Misogynoir: how we talk about black women

Why do we talk about black women differently? Activist Moya Bailey coined the term “misogynoir” to address the discrimination black women face every day.

What is “misogynoir?”

Black women in pop culture

Black feminist and activist Moya Bailey coined the term “misogynoir” in 2008 to discuss the discrimination black women face every day. This discrimination often comes in the form of stereotypes that have existed since slavery that affects all black women at every level of social and economic class.

Reading for the rest of us

"You have the Jezebel, which is again this idea that black women are hyper-sexual. Then there's also the mammy, this idea that the black woman's only role is to serve, to nurture other people. And then with that stereotype comes the sapphire, which I think we understand is the angry black woman. So the sapphire is the black woman who is loud, who is always challenging people around her, is always fighting until that angry black woman stereotype is very much part of why people dislike black women and assume a negative intent on the part of black women when they are expressing their displeasure with something. And so that stereotype, I think, does a lot of damage to black women, sense of outrage or injustice and the ability to say when things are being descript, when they are being discriminated against,” activist Moya Bailey shares with Brut.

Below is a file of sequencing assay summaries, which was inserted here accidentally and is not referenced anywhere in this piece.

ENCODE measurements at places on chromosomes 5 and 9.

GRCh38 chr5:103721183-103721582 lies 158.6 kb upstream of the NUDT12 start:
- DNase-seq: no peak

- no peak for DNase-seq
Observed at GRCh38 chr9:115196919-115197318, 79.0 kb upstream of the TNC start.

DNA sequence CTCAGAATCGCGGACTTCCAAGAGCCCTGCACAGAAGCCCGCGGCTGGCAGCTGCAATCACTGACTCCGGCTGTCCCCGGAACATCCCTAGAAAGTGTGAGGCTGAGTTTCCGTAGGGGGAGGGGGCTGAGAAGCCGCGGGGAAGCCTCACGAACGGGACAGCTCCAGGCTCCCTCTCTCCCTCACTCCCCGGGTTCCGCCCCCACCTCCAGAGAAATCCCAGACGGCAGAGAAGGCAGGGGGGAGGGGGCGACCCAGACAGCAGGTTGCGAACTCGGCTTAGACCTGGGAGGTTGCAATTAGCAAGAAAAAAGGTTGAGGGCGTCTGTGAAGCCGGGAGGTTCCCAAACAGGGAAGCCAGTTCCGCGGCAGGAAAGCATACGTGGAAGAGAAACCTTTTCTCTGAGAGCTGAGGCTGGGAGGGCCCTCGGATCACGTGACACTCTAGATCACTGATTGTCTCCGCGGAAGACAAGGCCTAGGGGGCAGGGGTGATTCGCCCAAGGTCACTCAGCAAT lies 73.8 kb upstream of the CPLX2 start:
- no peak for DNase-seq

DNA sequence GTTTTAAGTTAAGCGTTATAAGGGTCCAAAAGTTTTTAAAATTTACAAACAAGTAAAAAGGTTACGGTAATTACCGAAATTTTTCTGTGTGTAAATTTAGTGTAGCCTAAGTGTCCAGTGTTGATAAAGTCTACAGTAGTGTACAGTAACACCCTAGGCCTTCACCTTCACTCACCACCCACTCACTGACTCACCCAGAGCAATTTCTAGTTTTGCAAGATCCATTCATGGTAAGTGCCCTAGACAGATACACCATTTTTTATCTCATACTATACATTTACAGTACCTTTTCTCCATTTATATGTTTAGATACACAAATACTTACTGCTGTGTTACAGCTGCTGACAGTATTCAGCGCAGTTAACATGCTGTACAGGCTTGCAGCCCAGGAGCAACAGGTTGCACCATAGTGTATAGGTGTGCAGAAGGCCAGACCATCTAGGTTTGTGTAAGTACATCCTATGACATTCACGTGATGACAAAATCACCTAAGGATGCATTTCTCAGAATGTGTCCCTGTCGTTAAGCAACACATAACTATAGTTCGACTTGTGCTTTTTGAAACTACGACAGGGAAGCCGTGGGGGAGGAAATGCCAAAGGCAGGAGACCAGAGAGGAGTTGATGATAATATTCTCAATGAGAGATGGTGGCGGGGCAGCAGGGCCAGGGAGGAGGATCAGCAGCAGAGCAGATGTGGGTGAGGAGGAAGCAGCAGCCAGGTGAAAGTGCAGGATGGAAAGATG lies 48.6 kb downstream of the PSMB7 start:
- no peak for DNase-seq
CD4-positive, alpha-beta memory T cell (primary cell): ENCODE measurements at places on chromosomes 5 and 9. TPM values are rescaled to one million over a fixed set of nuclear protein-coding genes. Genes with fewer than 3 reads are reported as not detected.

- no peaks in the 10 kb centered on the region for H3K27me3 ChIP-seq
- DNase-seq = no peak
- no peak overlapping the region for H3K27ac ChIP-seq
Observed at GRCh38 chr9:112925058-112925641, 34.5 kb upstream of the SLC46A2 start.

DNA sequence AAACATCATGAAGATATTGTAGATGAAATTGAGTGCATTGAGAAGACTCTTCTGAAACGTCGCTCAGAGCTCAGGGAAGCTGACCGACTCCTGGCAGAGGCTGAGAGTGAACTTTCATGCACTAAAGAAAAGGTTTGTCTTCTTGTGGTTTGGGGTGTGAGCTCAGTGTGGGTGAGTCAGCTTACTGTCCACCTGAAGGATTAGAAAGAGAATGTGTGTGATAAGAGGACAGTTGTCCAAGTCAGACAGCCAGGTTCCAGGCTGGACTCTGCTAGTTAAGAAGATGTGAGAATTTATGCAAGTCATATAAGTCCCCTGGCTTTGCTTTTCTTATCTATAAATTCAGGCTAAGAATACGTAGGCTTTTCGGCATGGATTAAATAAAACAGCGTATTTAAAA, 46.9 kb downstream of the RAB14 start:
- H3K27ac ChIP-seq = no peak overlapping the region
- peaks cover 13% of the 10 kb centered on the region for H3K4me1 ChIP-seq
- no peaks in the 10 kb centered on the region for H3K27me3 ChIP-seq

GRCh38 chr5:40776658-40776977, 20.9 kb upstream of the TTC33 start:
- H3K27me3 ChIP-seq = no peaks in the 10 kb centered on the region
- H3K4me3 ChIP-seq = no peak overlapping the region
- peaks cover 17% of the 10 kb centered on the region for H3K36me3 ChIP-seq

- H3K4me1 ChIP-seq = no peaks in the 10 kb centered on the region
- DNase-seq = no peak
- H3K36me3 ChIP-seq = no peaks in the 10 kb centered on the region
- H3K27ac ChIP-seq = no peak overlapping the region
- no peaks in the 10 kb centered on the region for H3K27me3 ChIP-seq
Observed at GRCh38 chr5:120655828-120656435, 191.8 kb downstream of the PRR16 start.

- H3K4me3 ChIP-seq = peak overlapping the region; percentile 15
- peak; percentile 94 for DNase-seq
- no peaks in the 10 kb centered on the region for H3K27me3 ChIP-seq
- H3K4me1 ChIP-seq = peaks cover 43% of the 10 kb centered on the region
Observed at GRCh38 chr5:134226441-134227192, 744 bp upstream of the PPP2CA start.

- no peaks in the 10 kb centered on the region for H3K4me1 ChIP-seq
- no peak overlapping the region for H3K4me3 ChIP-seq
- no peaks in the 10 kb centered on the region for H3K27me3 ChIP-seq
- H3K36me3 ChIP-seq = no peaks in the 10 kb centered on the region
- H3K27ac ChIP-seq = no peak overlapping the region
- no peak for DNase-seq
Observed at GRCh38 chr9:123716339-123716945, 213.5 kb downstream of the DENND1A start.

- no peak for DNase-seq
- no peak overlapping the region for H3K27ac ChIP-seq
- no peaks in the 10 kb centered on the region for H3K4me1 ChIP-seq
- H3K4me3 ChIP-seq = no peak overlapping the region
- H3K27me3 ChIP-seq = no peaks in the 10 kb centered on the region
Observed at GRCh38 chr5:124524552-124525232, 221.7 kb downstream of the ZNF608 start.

Evidence of misogynoir

Black women are 3 to 4 times more likely to die in childbirth. If low-income, they are evicted at higher rates than any other group. Even black female celebrities face this discrimination. Michelle Obama was the target of racial, sexist, and even transphobic attacks throughout Barack’s term. Every day, people were commenting on her weight, hair, and general appearance, trying to tear down the First Lady in any and every way possible. Bailey hopes that by opening up the floor for the discussion of how black women are discussed, there can be action taken to prevent this discrimination.